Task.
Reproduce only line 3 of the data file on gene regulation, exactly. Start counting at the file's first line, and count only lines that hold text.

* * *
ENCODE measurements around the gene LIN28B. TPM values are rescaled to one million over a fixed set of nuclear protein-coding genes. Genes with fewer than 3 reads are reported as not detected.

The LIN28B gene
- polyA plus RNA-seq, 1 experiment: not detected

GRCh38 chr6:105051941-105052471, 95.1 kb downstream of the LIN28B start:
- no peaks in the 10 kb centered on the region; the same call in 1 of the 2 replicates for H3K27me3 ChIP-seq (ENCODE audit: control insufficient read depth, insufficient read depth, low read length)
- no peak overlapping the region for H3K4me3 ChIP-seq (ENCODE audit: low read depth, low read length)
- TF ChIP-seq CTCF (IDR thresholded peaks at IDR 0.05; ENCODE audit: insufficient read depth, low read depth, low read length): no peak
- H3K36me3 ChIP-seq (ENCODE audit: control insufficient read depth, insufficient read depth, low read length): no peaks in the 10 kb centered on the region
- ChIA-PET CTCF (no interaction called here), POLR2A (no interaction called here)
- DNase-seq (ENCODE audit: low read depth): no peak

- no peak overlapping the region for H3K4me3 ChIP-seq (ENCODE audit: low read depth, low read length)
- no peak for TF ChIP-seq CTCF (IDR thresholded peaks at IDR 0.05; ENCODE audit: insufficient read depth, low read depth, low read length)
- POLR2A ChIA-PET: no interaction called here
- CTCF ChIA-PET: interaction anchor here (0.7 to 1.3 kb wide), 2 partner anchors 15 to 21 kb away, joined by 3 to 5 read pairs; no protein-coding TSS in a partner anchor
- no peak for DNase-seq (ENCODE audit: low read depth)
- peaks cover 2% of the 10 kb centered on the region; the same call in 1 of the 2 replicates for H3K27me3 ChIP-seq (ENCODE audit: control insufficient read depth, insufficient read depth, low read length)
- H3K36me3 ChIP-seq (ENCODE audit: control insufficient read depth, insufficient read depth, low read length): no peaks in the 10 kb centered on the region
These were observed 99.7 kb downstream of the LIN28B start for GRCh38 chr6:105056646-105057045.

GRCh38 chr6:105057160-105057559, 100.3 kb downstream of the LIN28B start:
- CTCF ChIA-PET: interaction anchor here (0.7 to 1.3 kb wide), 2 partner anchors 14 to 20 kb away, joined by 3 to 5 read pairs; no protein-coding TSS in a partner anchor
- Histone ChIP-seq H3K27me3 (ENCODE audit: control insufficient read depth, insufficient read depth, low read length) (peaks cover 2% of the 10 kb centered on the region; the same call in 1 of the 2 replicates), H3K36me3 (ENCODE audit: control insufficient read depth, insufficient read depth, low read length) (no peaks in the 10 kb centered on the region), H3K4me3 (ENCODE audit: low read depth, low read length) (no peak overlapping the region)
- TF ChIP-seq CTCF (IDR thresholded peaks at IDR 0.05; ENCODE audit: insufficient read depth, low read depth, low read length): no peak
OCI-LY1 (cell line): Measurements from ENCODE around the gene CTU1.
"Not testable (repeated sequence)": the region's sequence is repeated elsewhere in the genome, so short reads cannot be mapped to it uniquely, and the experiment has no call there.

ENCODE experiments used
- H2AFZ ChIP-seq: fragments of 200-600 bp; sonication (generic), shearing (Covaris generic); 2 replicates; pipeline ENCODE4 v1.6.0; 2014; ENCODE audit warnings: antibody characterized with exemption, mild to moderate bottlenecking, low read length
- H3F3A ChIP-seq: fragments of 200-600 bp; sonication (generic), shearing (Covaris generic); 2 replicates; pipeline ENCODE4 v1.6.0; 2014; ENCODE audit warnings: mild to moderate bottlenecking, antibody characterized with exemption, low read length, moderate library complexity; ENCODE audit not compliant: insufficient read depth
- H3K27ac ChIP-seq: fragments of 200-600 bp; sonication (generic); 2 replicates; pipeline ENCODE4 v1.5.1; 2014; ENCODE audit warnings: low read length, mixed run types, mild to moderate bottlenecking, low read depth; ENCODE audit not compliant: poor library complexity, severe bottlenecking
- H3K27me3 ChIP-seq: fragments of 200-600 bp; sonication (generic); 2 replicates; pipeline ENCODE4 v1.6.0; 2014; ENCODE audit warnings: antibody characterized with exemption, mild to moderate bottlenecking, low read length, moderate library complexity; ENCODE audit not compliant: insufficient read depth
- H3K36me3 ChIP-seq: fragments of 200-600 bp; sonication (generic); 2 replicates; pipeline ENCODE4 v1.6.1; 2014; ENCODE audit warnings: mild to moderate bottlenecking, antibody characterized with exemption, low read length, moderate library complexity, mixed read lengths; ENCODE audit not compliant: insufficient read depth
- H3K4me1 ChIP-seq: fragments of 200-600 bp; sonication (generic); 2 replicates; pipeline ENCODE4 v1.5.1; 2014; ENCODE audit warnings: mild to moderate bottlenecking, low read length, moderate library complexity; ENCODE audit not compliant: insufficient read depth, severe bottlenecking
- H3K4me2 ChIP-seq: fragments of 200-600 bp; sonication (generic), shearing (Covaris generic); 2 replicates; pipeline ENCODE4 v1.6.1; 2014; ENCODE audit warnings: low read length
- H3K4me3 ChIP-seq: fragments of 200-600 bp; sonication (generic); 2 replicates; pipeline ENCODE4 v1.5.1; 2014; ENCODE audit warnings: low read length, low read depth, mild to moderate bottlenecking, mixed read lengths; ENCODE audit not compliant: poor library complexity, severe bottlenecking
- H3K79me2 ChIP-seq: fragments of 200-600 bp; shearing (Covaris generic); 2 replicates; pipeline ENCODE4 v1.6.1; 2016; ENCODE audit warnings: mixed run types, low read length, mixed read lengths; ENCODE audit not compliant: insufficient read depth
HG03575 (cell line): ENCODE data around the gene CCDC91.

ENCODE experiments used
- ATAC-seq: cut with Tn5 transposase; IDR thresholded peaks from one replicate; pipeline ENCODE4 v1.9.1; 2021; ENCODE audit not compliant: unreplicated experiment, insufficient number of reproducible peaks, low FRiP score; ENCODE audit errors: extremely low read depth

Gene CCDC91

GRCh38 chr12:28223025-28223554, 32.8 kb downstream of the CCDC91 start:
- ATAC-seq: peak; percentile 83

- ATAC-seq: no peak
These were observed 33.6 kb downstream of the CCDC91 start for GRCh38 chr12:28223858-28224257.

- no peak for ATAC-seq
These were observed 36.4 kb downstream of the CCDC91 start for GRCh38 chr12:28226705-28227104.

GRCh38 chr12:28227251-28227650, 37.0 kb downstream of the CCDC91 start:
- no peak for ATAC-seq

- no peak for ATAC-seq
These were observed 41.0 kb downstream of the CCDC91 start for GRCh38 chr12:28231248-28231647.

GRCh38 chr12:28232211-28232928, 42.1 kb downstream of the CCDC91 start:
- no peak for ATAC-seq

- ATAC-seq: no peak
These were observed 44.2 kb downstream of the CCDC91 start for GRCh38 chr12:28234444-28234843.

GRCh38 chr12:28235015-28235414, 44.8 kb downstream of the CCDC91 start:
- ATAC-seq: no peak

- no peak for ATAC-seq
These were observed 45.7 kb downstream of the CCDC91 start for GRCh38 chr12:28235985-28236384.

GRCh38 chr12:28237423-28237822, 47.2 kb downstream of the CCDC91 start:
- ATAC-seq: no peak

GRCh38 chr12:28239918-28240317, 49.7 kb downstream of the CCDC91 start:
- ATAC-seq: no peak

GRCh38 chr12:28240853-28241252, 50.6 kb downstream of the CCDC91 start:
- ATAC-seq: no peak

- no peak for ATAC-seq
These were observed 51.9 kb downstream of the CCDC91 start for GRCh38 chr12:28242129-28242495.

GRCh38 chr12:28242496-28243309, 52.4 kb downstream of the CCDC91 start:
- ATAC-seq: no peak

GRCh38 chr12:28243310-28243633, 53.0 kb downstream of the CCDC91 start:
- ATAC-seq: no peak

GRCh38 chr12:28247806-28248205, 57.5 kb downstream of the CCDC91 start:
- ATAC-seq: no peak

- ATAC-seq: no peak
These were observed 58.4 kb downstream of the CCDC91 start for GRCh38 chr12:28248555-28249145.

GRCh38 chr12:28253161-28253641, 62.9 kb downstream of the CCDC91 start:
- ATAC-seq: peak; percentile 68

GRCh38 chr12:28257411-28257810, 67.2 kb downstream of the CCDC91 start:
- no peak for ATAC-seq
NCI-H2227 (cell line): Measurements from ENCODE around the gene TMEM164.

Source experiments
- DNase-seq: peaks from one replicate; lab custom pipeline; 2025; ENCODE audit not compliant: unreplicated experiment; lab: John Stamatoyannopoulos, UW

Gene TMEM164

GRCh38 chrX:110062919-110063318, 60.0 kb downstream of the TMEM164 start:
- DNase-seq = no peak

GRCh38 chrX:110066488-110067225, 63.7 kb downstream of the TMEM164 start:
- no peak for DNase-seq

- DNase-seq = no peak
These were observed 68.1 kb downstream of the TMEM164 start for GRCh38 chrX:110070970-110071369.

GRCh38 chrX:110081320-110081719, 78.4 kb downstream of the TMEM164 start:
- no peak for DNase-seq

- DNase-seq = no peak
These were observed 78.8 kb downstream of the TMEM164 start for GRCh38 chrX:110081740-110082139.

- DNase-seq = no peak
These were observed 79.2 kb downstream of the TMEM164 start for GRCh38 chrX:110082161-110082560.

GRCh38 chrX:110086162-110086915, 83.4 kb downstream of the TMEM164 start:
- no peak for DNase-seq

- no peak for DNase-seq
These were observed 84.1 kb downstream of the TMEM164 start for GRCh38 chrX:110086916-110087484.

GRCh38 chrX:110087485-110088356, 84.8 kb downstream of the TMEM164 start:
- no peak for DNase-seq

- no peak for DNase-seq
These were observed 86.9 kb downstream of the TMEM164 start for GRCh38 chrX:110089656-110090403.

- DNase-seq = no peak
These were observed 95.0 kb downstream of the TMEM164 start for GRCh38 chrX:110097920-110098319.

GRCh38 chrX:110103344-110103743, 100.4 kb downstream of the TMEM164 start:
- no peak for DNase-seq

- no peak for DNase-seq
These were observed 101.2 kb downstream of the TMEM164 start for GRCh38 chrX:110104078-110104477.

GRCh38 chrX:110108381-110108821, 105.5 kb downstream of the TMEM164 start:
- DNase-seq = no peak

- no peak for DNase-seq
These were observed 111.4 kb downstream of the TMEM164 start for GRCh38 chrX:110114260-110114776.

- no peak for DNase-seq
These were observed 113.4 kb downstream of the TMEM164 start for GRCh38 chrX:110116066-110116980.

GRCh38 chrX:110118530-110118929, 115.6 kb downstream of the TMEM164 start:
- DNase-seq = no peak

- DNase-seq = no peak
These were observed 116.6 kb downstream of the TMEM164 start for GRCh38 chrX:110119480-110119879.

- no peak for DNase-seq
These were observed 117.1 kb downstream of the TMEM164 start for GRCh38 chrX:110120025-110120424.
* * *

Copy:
- polyA plus RNA-seq, 1 experiment: not detected